Some smartphone shoppers are looking for phones with the best possible specs, a software experience that meets their needs, or an attractive price point. But there are at least some people interested in a phone that puts ethical considerations front and center.
The Fairphone 2 is easy to take apart and repair, in order to let you hold onto your phone for longer. A portion of the sales price goes to a worker welfare fund that helps the people who actually manufacture the device. And Fairphone builds the phones using materials from conflict-free sources wherever possible.
When I spoke with Fairphone’s Daria Koreniushkina for the LPX Show podcast in March, she told me that the Fairphone 2 wasn’t actually a 100-percent “fair phone” yet, because it wasn’t possible to solely use conflict-free materials. But now the company says that it’s taken a major step.
Fairphone says it now has “traceable supply chains for all four internationally-recognized conflict minerals.”
Tantalum, tin, tungsten, and gold are considered conflict minerals, because they’re often mined in regions where there are armed conflicts and abuse of workers. Proceeds from sales of these materials often funds further conflict.
One of the key goals of the Fairphone project was to produce phones that don’t fund those conflicts… and so the company has been working with international partners to mines that offer better conditions for workers and which do not provide money to groups engaging in armed conflicts.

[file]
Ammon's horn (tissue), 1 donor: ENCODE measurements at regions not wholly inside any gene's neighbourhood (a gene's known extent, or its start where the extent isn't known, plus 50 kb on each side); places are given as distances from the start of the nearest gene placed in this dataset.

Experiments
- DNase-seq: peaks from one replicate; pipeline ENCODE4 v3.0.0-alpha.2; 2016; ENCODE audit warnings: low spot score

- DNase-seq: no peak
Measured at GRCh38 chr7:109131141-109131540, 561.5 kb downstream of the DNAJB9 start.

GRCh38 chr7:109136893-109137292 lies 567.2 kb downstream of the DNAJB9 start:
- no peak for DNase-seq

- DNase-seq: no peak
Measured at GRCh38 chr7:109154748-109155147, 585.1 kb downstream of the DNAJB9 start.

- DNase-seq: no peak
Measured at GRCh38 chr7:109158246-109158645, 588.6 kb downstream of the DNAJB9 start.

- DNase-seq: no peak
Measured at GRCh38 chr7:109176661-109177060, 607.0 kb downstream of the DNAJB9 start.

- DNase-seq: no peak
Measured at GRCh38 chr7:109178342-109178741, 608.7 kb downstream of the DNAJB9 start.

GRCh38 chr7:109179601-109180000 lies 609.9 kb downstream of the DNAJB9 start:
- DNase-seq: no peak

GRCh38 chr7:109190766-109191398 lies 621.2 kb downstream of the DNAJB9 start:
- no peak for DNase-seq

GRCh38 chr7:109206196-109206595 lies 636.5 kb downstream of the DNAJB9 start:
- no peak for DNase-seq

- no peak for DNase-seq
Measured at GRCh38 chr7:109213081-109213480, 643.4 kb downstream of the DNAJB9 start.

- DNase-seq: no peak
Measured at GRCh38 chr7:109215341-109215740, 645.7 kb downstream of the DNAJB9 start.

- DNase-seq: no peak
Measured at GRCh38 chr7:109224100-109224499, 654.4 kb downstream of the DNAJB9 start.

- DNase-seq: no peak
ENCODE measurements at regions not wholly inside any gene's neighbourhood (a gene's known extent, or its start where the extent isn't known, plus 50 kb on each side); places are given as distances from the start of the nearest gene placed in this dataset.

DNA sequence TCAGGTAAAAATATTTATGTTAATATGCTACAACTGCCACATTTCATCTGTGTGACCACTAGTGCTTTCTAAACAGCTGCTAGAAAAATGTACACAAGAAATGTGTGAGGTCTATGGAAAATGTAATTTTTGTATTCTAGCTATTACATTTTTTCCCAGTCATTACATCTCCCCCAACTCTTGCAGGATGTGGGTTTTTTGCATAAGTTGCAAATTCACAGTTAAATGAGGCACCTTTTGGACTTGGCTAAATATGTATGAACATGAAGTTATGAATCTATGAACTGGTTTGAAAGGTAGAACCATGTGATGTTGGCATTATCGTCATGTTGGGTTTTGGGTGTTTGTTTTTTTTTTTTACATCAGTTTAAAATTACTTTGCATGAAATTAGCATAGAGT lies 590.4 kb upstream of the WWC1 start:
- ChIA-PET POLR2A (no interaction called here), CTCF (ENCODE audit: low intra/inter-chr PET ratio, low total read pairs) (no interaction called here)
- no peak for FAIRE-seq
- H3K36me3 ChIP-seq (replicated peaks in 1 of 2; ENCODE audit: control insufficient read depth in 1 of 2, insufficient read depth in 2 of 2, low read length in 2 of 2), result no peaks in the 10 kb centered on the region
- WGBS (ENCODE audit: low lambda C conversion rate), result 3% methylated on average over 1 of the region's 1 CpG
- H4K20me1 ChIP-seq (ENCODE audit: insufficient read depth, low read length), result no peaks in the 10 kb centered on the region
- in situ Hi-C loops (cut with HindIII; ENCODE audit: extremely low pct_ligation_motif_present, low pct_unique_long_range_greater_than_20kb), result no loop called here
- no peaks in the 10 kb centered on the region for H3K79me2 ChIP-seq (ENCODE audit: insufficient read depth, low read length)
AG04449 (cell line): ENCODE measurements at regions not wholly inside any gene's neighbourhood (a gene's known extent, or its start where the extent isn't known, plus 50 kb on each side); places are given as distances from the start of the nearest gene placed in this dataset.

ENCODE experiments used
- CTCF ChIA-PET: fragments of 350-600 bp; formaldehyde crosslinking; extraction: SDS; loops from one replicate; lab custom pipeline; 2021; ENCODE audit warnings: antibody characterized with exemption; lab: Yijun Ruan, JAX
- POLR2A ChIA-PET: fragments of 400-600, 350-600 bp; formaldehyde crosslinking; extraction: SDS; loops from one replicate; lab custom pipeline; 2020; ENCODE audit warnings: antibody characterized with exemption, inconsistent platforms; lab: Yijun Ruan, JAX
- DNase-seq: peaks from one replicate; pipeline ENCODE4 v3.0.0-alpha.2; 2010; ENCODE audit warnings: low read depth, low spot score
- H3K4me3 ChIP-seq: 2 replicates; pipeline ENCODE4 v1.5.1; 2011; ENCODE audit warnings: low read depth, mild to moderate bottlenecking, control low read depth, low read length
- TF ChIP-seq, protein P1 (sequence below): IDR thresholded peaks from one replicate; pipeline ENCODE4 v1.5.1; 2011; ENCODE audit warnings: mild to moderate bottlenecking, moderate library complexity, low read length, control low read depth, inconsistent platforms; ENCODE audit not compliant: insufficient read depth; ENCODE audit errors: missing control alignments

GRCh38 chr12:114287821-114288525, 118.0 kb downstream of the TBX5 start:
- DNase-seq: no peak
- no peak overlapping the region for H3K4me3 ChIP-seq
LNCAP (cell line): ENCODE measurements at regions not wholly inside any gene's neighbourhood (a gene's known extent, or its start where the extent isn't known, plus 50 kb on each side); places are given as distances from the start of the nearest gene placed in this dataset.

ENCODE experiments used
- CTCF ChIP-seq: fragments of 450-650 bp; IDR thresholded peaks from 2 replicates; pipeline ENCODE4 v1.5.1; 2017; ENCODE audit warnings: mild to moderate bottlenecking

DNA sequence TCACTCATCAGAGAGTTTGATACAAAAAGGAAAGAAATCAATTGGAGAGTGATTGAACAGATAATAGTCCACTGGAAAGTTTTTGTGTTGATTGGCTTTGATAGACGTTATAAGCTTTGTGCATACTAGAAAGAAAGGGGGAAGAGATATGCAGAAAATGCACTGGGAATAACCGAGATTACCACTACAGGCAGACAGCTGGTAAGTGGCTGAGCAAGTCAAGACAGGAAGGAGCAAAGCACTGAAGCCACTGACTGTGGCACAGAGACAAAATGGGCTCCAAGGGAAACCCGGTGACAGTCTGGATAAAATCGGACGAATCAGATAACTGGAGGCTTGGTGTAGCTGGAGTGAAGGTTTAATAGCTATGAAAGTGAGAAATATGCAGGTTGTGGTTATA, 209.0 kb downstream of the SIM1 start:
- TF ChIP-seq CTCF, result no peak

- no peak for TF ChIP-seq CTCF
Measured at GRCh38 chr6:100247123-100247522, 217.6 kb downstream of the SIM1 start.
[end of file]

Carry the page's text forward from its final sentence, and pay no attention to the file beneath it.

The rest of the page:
Now Fairphone says it has made arrangements to procure tungsten from a mine in Rwanda that meets those conditions, and that starting in August, some of the tungsten used in the company’s phones will come from that phone. Fairphone already conflict-free tantalum, tin, and tungsten sources.
The company isn’t promising that all the materials used in its phone will be conflict-free, but at least some of the minerals are now coming from conflict-free sources… and about 50 percent of the tungsten used in production of new Fairphone 2 smartphones is coming from recycled sources.
Fairphone is a fairly small company in the grand scheme of things. It’s been a year since the Fairphone 2 was announced, and the company only celebrated the sale of its 100,000th phone a few weeks ago. But at least Fairphone is showing that it’s possible to take ethical considerations into account when making a complex consumer electronics device like a smartphone.
The Fairphone 2 is available for purchase in Europe for €529 (about $600).